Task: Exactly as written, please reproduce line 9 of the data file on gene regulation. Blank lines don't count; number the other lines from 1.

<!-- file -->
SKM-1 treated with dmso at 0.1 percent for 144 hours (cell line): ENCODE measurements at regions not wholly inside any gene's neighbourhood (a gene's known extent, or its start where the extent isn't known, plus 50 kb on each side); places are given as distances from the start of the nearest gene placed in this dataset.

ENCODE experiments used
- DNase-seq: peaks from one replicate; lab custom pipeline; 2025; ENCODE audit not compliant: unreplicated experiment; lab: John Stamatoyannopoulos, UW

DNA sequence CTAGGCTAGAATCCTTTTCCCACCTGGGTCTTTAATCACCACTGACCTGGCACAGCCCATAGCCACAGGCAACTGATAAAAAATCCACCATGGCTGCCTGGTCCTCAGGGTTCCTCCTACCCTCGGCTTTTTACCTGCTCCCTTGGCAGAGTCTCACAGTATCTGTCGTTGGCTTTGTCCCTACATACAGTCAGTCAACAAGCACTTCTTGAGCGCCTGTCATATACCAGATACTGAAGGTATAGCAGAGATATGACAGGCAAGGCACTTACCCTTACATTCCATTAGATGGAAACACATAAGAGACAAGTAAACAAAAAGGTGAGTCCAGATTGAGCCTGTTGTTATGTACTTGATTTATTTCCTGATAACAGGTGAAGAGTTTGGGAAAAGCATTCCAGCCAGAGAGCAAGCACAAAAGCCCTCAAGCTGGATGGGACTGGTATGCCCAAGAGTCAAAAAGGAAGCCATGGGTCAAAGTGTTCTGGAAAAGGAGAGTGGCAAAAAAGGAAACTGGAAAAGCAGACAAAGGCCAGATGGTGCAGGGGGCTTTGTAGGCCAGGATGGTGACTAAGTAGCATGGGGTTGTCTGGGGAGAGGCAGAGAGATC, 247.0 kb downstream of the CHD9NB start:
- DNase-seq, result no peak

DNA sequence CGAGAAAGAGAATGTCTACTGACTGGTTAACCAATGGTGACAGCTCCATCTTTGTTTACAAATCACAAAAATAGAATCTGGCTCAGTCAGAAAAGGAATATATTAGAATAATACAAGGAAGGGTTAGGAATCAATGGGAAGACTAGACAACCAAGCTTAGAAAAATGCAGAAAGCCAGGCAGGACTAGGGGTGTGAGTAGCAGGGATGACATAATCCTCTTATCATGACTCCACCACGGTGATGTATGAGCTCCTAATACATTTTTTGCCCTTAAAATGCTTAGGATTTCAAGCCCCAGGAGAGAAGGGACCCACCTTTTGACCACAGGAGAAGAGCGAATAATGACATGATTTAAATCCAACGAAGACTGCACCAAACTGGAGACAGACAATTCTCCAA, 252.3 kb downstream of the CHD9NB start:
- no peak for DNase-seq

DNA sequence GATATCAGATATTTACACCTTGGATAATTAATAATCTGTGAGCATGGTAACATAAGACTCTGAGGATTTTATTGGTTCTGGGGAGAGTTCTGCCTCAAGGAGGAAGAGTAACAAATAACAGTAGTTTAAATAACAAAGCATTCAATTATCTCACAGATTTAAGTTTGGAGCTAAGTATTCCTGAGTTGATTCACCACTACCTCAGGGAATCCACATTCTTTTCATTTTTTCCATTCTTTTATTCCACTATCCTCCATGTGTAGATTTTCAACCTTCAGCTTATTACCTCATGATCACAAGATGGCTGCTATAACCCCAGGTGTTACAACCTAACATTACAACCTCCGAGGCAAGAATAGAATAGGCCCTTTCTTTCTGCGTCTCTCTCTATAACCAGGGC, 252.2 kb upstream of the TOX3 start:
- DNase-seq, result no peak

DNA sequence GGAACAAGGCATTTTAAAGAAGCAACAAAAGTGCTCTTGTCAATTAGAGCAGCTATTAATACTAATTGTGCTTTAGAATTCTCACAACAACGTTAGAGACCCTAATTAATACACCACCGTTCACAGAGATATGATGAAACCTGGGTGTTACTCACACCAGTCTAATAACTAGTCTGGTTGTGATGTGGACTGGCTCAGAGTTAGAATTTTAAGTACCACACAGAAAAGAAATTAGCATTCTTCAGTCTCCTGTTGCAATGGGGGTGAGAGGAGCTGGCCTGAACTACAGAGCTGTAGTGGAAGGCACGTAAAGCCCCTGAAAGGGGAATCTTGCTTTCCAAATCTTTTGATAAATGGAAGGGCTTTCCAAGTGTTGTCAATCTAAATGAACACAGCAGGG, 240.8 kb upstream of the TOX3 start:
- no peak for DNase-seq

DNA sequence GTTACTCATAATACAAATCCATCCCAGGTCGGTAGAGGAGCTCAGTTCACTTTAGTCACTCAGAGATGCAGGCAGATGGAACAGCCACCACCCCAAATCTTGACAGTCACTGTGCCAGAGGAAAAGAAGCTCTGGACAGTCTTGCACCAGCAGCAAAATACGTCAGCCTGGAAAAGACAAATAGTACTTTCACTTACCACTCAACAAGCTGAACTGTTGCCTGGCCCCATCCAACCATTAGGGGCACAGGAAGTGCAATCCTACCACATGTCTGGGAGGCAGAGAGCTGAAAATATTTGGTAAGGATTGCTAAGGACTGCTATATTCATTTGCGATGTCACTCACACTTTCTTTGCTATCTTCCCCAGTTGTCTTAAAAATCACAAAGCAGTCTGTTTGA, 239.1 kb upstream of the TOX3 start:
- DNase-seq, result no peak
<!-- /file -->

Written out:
- DNase-seq, result no peak